McTee's compositions, which according to critic Charles Ward, reflect a “charging, churning celebration of the musical and cultural energy of modern-day America” have received performances by leading orchestras, bands, and chamber ensembles in the United States, Japan, South America, and Europe.
In A Composer's Insight: Thoughts, Analysis and Commentary on Contemporary Masterpieces for Wind Band, David Fullmer writes the following:
"A description of McTee’s compositional style would include humor; expectation denied; unexpected silences and rhythmic displacement; jazz textures; post minimalism. She believes, as Stravinsky, that music either sings or it dances. She characterizes her music as intentionally playful and humorous.
'As far as specific musical influences are concerned, I can say that my current interest in expressing humor through music may be attributable to Penderecki. When thinking of Penderecki's music, most people probably recall Threnody, the St. Luke Passion, the Dies Irae, and other solemn works. However, there are also several capriccio's and a comic opera. I think Penderecki may have given me the courage to break away from the notion that modern music need always express serious modes of thinking and feeling.'
Structurally, her music embraces traditional forms that are unified through unrelenting chains of ostinati which, via clever asymmetrical variations, run counter to predictable strong beat/weak beat relationships. Those variations in typical accent structures draw the listener into a deeper mode of concentration, as one is never sure where the next rhythmic displacement will occur.
There is a pervasive jazz influence in her music rhythmically, harmonically and melodically. Her technically complex melodic fragments comprised of a step-wise chromaticism as well as disjunct leaps are clearly references to the be-bop jazz era. Rhythmically, many of those melodic fragments conclude on an offbeat and are frequently broken up by brief, syncopated tutti statements. Driving bass lines, snare drum rim shots and the use of ride cymbal and hi-hat percussive effects are also hallmarks of her composition's jazz textures."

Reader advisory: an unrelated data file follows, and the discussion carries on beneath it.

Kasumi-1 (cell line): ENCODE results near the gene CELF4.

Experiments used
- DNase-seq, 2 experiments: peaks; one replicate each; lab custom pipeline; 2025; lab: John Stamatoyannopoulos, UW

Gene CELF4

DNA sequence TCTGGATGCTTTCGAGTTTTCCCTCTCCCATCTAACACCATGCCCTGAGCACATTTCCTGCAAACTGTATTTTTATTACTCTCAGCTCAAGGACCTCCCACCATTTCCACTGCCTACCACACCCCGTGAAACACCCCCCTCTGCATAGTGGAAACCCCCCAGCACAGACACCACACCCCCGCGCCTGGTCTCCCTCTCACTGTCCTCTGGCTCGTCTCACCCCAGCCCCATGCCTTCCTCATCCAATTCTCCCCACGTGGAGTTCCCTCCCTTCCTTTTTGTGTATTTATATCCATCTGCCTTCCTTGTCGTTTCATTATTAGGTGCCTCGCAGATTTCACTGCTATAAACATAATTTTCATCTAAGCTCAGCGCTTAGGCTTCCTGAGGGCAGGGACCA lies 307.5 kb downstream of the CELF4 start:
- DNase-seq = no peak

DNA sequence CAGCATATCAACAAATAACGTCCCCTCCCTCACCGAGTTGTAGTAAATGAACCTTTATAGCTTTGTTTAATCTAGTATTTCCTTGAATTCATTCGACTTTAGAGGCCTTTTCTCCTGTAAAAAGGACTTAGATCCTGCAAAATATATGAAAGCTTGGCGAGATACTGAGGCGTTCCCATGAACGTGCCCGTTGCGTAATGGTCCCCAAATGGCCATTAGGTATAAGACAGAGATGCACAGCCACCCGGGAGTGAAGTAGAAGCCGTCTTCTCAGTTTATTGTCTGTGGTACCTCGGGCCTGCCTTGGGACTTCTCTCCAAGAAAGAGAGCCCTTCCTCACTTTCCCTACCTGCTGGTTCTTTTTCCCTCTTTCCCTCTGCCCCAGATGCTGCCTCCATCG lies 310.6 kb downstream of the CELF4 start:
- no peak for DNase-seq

Third Angle New Music Ensemble is committed to the creation and presentation of musical events, works and collaborations that reflect the highest artistic expressions of our time; to instigating a creative dialogue through the works and artists presented; and to reinforcing the necessity for the voice of the living composer in our cultural heritage.
Over the past 18 seasons, Third Angle has presented more than 80 programs of contemporary music, commissioned over 20 new works and released 5 recordings to critical acclaim. These achievements firmly establish the ensemble as one of the northwest's foremost presenters of contemporary American music.
Dr. McTee will give four presentations over the course of the three-day workshop: ...And Let There Be Space, which focuses on several technical and aesthetic issues encountered while composing her most recent work Symphony No. 1: Ballet for Orchestra, among them, making the most out of the least, repetition and visual minimalism; Einstein's Dreams: Time, Music and the Creative Process. Inspired by Alan Lightman's 1993 novel Einstein's Dreams and focusing on her performed work of the same title, McTee offers a composer's perspective on time, recent music, and the creative process; Sharpening Your Edges is a six-step process designed to sharpen musical awareness and teach compositional technique to teachers and composers of all levels and music disciplines; and Composer Marketing Strategies: Academia And Beyond is an open-forum discussion covering the topics of successful preparation and strategies for entering undergraduate and graduate composition programs and successful strategies and tools for actively composing in the professional marketplace.FRIDAY JUNE 3, 2005
Psalm 100 (McTee), WOU Chamber SingersSATURDAY JUNE 4, 2005
Capriccio (McTee), Ron Blessinger, violin
Etudes (McTee), Tom Bergeron, alto saxophone
BlueVox (Walczyk), 3rd Angle New Music Ensemble
Alsea Riverscape (Walczyk), 3rd Angle New Music Ensemble
Einstein's Dreams (McTee), 3rd Angle New Music Ensemble
10:00-11:30 - PRESENTATION II: Einstein's Dreams: Time, Music, and the Creative Process
11:30-1:00 - LUNCH
1:00-2:30 - PRESENTATION III: Sharpening Your Edges
1:00-2:30 - PRESENTATION IV: Panel Discussion: Composer Marketing Strategies - Academia And Beyond
7:30-9:00 - CONCERT II - Spectrum!: Program of student compositions
The Music Department (503) 838-8275 | or e-mail: firstname.lastname@example.org
Location: Smith Hall